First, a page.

I had some dreams ... they were klowns in my koffee.

(With apologies to Carly Simon)

This is my journey through job transition from a toxic environment to a better life. Join me for a few thoughts and a few laughs along the way.
What are "klowns in my koffee"? They are the factors large and small that make you less than you are. A "klown" can be a grossly incompetent boss,
a short-sighted policy or a moronic coworker. They won't kill you, at least not immediately, but they abrade the soul
as you scrape past them to get through the day. Sometimes it's best to dump them out of the cup.


Day 36 - Korpulent

I went to my first physical examination in six years. When I checked in, the receptionist handed me eight sheets of forms to fill out. I was still filling them out when my name was called.

The nurse showed me to a comfy, upholstered chair in the examination room. She asked me all the same questions that were on the forms and then took my blood pressure. She told me to disrobe and put on the infamous gown that ties in the back and is too short even on me and then to have a seat back in the upholstered chair. I was halfway through that exercise when I started to wonder how many other semi-naked people had been sitting on that chair before me. I'm OK with them up on the table with the removable butcher paper, but not down here sharing my cushion. (I bet you'll think about that next time you are in a doctor's office, won't you?)

I sat tentatively in the comfy chair as directed, wrapping the gown around me as tightly as possible, and selected between a 2008 issue of Field & Stream and the really large print edition of the Reader's Digest which measures about two feet in each dimension.

In the limited amount of time that doctors allocate to each patient, they have to cover a lot of territory. This encourages them to use a technique that I call the "entering and leaving ovation" in honor of the Midwestern audiences who politely stand and clap for mediocre performances both to be "nice" and to be in an upright position aimed at the parking lot ahead of those in the adjacent seats. In the doctor's version, he or she will start conversing with the patient in a friendly manner while opening the door with one hand and opening the file with the other. The reverse happens on the way out and the last syllable will coincide with the click of the door latch.

The friendly chatter has the double purpose of trying to put the patient at ease while attempting to diagnose environmental health threats. "What terrific weather we are having! Sure could use some rain though. So, how are you feeling about these changes in your life? Any trouble sleeping or mood changes? Played with mercury lately?"

I try to save them time. "Hi, it's good to see you. I'm not clinically depressed. I always wear my seat belt. I'm not in an abusive relationship. I'm not drinking or using drugs. My turn-ons are Thai food, long walks on the beach and crisp, Autumn days. My turn-offs are mean people and nuclear war. Yes, the weather has been lovely." I'd like to think that Andy Kaufman would have handled the situation just like that.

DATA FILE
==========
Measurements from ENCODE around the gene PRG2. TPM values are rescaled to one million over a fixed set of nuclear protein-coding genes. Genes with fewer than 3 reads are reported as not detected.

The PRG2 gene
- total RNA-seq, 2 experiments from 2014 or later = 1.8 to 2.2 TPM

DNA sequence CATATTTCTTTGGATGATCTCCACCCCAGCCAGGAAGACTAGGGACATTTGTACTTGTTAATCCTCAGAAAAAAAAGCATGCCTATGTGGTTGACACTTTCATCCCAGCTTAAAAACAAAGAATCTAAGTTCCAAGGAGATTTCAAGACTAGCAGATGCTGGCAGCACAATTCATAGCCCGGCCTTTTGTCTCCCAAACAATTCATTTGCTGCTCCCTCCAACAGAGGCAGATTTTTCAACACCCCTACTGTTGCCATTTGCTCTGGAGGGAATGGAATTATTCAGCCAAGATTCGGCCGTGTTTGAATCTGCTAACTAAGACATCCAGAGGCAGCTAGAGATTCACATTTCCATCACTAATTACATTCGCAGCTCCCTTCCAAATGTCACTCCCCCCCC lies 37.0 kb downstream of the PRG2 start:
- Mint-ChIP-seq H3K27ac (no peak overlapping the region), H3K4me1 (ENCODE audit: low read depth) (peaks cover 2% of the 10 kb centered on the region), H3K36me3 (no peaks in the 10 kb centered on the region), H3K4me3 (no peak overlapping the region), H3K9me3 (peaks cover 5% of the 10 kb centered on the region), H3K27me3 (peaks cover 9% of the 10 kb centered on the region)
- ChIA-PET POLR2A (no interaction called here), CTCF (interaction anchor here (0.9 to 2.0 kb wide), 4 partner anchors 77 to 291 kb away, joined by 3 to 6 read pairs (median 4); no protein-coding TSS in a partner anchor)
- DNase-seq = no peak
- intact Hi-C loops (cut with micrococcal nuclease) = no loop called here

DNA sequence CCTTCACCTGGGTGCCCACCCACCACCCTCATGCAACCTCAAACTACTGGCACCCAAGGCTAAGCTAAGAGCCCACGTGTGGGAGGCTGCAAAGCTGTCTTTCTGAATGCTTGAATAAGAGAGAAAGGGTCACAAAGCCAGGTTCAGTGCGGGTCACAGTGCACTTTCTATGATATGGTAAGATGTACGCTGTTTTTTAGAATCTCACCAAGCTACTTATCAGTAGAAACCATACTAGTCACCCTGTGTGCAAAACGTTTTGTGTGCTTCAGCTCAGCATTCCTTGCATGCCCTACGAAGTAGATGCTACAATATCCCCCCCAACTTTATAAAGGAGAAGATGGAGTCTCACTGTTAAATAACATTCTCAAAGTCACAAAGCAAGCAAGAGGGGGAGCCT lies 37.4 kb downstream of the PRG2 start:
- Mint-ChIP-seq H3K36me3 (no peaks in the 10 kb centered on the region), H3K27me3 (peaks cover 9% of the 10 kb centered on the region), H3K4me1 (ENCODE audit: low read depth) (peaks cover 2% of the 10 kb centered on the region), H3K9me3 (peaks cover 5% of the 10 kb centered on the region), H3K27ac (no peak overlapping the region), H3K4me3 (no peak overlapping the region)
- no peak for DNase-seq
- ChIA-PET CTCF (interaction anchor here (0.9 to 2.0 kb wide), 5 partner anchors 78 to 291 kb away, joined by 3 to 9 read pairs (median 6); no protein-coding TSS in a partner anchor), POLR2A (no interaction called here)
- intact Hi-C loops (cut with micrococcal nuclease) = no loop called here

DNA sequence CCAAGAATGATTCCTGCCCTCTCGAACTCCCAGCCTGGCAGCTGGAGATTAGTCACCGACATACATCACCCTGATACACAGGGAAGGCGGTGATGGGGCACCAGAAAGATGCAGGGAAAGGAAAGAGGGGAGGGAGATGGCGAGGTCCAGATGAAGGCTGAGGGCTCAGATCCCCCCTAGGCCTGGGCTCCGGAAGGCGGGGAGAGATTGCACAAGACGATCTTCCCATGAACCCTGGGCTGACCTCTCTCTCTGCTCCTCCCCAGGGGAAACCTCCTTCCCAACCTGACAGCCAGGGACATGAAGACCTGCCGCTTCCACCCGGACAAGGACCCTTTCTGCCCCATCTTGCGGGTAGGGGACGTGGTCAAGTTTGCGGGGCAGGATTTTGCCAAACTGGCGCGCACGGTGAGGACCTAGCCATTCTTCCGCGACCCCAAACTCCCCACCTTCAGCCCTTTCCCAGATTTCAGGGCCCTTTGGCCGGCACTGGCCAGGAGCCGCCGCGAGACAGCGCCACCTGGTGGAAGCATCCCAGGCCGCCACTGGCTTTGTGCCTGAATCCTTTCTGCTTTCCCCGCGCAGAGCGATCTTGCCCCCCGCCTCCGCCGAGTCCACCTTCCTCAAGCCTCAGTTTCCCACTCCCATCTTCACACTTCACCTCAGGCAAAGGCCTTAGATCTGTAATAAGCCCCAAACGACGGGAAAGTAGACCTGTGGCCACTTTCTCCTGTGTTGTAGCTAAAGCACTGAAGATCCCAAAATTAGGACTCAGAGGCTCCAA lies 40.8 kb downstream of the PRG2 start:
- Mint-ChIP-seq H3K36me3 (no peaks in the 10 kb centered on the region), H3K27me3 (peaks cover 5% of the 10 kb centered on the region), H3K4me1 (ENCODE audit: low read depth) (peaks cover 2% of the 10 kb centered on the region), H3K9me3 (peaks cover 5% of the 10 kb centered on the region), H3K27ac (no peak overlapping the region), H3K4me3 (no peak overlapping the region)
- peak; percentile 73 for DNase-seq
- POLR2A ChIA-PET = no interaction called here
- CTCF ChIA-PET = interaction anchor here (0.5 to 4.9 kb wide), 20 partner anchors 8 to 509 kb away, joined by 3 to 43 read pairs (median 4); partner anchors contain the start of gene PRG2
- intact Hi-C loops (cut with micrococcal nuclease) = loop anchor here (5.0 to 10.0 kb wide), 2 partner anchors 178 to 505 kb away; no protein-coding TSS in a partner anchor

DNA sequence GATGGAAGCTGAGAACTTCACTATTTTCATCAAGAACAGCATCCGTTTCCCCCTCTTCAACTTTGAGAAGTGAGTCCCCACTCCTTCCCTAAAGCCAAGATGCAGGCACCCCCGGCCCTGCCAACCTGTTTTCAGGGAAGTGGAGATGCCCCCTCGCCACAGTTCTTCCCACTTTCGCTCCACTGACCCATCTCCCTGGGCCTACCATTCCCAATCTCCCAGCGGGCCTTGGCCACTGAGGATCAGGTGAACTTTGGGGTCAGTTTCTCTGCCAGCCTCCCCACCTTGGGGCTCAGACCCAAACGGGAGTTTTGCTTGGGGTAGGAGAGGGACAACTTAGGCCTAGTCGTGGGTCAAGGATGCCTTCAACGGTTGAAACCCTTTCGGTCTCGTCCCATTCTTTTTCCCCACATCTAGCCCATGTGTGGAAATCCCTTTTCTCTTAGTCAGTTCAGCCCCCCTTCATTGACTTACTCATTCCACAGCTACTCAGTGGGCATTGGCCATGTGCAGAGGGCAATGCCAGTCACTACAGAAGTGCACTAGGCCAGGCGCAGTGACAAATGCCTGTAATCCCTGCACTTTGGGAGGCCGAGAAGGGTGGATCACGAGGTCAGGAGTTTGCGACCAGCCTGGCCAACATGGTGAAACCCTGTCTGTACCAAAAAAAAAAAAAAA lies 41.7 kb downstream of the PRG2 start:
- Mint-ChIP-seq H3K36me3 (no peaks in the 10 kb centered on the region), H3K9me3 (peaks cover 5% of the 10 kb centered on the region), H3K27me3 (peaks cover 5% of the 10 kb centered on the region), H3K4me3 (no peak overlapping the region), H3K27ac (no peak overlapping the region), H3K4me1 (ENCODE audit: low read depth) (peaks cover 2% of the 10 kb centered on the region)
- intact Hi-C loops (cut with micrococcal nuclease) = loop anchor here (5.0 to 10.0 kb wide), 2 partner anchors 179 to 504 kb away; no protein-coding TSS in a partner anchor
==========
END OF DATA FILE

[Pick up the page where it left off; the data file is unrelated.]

I like my doctor and try to curb the sarcasm, but it's hard not to go for the joke when asked "Is your uterus still in place?" "Why, yes, unless it's gone to the movies, I'm pretty sure it's right where I left it." The doctor glanced at the door with longing.

As the essay portion of the examination was over, we proceeded to the butcher-papered table and a symphony of lights, poking, prodding and the womb with a view. I've never had a good experience that has included the phrase, "You'll feel a little pressure now."

All seemed to be well, so I was allowed to retreat to the comfy chair where I nonchalantly managed to isolate myself from any previous occupants by throwing my jeans over the cushion before sitting down.

The doctor stared at her notes intensely, slowly turned to face me, and fixed me with a riveting gaze. I was a little nervous at this point imagining that she was going to tell me that some organs were indeed missing or needed to be made that way.

She cleared her throat and said, "You're overweight."

This was not a surprise. I don't need to be weighed at the zoo but I was aware that I was fat since I had been there when it happened. She showed me a matrix where the intersection of two columns enumerated exactly how fat I am compared to my height. It seems that the whole problem could be resolved if I could grow to 6 feet 8 inches tall.

The doctor strode toward the door with a file in one hand and reached for the doorknob with the other. She glanced back to say, "I want to see you down twenty-five pounds." Door latch click. And I was alone in the germy chair.

So I think I'll make an appointment next week with the trainer at the gym where I like to pay the membership but not actually go. Some of those machines look like they could stretch me taller.

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